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The Best Technology for Fighting Climate Change Isn't a Technology

The Best Technology for Fighting Climate Change Isn't a Technology

Han de Groot

The latest IPCC report does not mince words about the state of our planet: we must act now to achieve global change at a scale that has “no documented historical precedent” in order to avoid the climate catastrophe that would result from a 2 degree C rise in average global temperature. Climate change already disproportionately affects the world’s most vulnerable people including poor rural communities that depend on the land for their livelihoods and coastal communities throughout the tropics.

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Great article but we should not keep talking about just trees. We need to let everything native grow unimpeded. Trees are great but they are very slow to capture CO2 and they store it in the tree structure which can then easily be released through many different situations.

Grass and many other perennial and even annual plants grab more CO2 faster and locks it into the soil. Many of these grasses also have better albedo effect than trees so they reflect more rays than a forest. They also serve the function of grazing fodder and if well managed, creating many jobs, the can help provide the most healthy, nutritious foods possible.

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It is important to note that deforestation is not the only problem forests are facing. Forests, worldwide, are facing climate change issues, too, same as the rest of the natural world. Thanks to a warming climate, forests are changing in their composition and species makeup in ways that we yet to fully understand. Then, too, we’ve all been witness to the increase in fires in the western part of this country as the climate warms and dries, there. The forests that you see, now, if they’re still there in 50 years, will look quite different. As always, nothing in this world escapes a change in climate.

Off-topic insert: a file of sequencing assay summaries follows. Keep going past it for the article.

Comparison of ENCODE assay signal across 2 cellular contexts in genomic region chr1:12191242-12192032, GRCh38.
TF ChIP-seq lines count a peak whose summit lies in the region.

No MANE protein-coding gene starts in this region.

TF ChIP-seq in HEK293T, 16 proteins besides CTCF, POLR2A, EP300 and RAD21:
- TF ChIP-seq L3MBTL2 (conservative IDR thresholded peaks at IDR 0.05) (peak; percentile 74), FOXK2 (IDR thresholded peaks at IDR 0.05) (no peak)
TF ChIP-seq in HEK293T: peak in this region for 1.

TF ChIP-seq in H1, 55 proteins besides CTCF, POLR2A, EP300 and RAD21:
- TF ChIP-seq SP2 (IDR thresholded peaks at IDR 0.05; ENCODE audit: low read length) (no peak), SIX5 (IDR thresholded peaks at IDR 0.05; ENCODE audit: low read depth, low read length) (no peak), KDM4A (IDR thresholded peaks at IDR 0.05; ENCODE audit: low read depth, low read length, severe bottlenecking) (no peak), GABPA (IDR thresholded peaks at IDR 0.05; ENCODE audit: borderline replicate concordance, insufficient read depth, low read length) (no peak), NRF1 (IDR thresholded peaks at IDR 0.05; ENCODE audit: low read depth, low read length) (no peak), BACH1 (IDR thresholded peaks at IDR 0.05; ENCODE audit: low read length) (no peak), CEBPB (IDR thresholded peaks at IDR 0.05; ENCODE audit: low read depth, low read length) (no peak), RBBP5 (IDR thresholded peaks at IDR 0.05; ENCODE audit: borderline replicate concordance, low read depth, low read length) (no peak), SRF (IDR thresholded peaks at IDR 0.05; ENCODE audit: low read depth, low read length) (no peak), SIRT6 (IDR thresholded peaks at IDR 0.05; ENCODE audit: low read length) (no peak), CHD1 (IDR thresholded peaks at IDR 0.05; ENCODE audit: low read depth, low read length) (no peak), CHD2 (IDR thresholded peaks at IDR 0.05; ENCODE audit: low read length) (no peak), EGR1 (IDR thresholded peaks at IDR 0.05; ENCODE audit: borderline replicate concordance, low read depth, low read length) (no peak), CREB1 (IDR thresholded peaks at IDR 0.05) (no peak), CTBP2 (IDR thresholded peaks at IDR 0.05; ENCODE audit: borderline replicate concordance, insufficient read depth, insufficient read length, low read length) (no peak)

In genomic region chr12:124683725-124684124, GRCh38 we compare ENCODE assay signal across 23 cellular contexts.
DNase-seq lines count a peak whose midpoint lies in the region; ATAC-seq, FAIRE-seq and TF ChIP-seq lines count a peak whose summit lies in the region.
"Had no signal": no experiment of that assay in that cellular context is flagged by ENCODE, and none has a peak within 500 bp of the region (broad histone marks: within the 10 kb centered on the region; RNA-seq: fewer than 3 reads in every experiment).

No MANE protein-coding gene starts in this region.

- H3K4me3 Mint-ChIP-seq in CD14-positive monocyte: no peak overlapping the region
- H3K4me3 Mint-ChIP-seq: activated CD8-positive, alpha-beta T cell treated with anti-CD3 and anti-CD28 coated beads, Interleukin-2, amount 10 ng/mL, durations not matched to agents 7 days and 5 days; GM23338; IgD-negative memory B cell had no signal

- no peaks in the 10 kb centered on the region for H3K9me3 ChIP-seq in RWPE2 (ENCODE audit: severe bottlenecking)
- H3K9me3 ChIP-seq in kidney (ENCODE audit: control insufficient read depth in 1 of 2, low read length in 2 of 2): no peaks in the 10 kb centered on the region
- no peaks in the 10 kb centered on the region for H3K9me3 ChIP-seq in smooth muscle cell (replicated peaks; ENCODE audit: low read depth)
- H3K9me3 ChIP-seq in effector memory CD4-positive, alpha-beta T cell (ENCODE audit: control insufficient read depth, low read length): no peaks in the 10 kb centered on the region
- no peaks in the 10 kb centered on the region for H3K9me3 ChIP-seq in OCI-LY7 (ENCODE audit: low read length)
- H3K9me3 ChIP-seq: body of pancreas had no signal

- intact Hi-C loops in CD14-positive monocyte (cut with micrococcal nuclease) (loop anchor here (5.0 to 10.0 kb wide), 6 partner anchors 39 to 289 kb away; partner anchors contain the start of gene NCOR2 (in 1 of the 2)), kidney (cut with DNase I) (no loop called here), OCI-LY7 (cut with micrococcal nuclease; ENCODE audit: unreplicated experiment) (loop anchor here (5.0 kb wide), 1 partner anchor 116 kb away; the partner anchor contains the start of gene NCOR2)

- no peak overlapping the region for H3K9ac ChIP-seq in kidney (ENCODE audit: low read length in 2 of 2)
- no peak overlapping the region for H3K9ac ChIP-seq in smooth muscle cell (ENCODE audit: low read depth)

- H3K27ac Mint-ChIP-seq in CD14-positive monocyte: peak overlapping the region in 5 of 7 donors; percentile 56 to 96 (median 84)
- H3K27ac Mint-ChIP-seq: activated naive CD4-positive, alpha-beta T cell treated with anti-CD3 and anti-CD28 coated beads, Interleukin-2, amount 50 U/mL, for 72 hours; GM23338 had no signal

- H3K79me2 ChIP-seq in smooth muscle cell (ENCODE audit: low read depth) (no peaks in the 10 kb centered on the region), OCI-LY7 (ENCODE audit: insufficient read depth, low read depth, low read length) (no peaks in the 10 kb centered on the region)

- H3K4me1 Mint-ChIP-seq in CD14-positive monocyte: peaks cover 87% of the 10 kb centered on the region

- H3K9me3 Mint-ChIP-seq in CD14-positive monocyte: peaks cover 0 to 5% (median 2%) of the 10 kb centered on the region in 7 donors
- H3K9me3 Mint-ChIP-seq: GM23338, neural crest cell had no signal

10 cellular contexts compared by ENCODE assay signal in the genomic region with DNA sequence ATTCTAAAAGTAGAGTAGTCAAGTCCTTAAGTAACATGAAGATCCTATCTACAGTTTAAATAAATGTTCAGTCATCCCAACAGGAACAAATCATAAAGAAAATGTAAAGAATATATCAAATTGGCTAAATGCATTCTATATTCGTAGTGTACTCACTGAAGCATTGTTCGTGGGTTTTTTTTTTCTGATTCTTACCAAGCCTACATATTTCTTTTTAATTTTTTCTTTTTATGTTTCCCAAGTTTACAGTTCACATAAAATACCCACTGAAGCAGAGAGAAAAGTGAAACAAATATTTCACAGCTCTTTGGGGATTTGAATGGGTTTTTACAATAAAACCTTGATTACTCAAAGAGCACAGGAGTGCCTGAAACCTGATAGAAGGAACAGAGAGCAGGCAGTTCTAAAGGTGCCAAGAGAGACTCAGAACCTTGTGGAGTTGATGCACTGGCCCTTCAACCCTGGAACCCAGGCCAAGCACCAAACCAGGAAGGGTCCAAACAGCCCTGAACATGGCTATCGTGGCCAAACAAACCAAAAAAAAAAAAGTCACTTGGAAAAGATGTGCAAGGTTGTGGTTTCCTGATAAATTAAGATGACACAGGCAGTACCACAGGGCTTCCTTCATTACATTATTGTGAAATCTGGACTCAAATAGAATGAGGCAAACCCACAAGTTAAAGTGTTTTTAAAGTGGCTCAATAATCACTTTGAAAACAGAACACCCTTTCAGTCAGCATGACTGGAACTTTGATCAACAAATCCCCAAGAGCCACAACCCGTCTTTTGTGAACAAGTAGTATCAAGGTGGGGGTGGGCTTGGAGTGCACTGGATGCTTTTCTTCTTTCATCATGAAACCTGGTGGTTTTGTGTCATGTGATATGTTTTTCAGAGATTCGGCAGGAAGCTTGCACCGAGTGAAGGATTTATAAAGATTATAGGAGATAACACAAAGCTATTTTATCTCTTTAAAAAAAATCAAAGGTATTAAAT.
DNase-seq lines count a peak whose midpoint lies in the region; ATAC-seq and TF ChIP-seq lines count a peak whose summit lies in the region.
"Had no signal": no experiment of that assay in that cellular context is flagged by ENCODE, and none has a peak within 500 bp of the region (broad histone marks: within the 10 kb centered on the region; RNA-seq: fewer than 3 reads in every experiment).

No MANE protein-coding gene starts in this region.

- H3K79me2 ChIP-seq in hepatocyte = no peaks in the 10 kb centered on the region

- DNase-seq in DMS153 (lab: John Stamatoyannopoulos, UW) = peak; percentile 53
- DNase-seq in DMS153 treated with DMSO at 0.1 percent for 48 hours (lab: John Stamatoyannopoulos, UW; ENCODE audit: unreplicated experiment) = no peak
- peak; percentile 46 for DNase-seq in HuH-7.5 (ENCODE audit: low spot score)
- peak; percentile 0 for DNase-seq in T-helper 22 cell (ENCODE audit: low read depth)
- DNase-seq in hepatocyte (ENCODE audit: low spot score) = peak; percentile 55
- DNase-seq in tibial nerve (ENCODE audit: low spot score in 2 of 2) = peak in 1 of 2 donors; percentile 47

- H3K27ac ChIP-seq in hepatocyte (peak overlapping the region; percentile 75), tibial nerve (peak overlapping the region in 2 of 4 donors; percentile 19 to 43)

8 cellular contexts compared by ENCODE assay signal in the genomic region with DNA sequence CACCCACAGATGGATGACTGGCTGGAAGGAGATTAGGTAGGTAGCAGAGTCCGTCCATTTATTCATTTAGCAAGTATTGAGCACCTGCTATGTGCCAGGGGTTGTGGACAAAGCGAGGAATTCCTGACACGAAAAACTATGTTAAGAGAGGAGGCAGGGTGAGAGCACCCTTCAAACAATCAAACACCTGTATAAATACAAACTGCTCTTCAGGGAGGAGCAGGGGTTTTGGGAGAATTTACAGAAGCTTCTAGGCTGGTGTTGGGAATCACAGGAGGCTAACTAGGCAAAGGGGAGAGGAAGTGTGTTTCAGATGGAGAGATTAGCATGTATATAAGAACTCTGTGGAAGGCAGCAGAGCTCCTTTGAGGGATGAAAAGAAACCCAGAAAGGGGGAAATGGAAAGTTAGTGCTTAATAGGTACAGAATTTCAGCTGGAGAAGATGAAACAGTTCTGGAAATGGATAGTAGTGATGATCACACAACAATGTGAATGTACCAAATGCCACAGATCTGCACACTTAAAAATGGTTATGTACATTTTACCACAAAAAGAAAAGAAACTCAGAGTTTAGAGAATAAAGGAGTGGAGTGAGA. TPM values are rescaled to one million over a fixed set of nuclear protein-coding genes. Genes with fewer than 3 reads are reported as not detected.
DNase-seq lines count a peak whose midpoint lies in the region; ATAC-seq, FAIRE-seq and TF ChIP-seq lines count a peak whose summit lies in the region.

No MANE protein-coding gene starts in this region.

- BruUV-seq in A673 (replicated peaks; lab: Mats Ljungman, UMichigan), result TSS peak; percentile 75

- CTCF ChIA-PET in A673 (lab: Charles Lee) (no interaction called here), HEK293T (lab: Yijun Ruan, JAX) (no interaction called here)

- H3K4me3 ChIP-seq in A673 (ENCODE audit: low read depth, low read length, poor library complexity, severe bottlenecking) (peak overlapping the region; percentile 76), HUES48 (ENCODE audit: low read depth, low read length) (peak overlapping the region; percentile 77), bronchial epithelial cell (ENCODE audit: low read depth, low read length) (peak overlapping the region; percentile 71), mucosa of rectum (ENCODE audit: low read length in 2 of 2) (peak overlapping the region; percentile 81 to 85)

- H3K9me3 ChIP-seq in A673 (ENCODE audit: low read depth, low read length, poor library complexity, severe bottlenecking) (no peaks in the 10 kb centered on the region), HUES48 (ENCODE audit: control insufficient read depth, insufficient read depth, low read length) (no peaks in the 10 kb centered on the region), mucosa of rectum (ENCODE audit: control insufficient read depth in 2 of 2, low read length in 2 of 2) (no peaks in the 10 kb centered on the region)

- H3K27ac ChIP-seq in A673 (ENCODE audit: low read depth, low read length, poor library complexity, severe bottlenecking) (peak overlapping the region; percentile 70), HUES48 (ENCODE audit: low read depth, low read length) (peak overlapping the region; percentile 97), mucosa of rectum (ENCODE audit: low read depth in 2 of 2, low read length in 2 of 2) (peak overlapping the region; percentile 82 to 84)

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For millions of Bay Area residents, I don’t need to draw a picture – it was only last November we heard a wildfire fire had “swept over” Paradise. Just gone, in a matter of minutes. Then for weeks our air was clogged with the ashes of Paradise. For many of us, this was transformative – much more so than 9/11. It meant all our lives, from now on, are going to be like this. This is now.

The two most beautiful trees around here, the Monterrey Cypress and Monterrey Pine, are taking leave of us – young ones, old ones, all at once like the dolphins in Hitchhiker’s Guide (thanks for all the fish). The oaks that carpet the foothills are turning to skeletons. I’m no arborist, I’m just a walker, and this is what I see with my own eyes.

I’m not trying to be depressing. I feel it’s necessary to acknowledge the unpleasant aspects of ecocide as we experience them. This is now. There’s also an important lesson: no, we cannot securely sequester enough carbon in trees – because it’s hotter now, and all the trees are quite sick. And because all the surface reservoirs on Earth freely exchange carbon.

Unarguably, the only way to stop carbon emissions is to stop fossil fuel extraction – to recognize that extraction of carbon from geologic reservoirs to the surface is the fundamental crime of ecocide. First, we stop that. Next, we can figure out what to do about the mess we’ve made.

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You are exactly right. Mr De Groot is right to value forests but he fails to see the grass through the trees. Most of the world is arid and not suitable for forests, at least not yet.